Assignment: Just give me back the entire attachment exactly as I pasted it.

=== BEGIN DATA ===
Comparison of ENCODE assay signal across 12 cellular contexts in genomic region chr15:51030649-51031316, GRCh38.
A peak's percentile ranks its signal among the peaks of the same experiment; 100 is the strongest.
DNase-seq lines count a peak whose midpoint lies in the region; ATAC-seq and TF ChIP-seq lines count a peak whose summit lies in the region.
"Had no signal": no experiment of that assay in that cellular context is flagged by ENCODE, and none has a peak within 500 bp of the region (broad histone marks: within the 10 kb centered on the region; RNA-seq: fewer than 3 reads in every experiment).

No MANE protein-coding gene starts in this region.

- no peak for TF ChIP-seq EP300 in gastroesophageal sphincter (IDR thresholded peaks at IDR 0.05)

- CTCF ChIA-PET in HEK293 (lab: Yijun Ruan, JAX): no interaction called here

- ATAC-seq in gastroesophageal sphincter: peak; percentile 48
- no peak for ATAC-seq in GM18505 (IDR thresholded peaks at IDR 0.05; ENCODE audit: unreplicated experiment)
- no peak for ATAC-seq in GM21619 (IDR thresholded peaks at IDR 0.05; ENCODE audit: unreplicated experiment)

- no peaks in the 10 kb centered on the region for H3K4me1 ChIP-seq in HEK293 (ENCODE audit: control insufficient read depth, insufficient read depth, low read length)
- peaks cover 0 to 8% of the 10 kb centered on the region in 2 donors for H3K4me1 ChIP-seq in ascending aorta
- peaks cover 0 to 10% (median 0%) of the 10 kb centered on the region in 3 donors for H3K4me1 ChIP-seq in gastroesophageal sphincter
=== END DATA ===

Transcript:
Comparison of ENCODE assay signal across 12 cellular contexts in genomic region chr15:51030649-51031316, GRCh38.
A peak's percentile ranks its signal among the peaks of the same experiment; 100 is the strongest.
DNase-seq lines count a peak whose midpoint lies in the region; ATAC-seq and TF ChIP-seq lines count a peak whose summit lies in the region.
"Had no signal": no experiment of that assay in that cellular context is flagged by ENCODE, and none has a peak within 500 bp of the region (broad histone marks: within the 10 kb centered on the region; RNA-seq: fewer than 3 reads in every experiment).

No MANE protein-coding gene starts in this region.

- no peak for TF ChIP-seq EP300 in gastroesophageal sphincter (IDR thresholded peaks at IDR 0.05)

- CTCF ChIA-PET in HEK293 (lab: Yijun Ruan, JAX): no interaction called here

- ATAC-seq in gastroesophageal sphincter: peak; percentile 48
- no peak for ATAC-seq in GM18505 (IDR thresholded peaks at IDR 0.05; ENCODE audit: unreplicated experiment)
- no peak for ATAC-seq in GM21619 (IDR thresholded peaks at IDR 0.05; ENCODE audit: unreplicated experiment)

- no peaks in the 10 kb centered on the region for H3K4me1 ChIP-seq in HEK293 (ENCODE audit: control insufficient read depth, insufficient read depth, low read length)
- peaks cover 0 to 8% of the 10 kb centered on the region in 2 donors for H3K4me1 ChIP-seq in ascending aorta
- peaks cover 0 to 10% (median 0%) of the 10 kb centered on the region in 3 donors for H3K4me1 ChIP-seq in gastroesophageal sphincter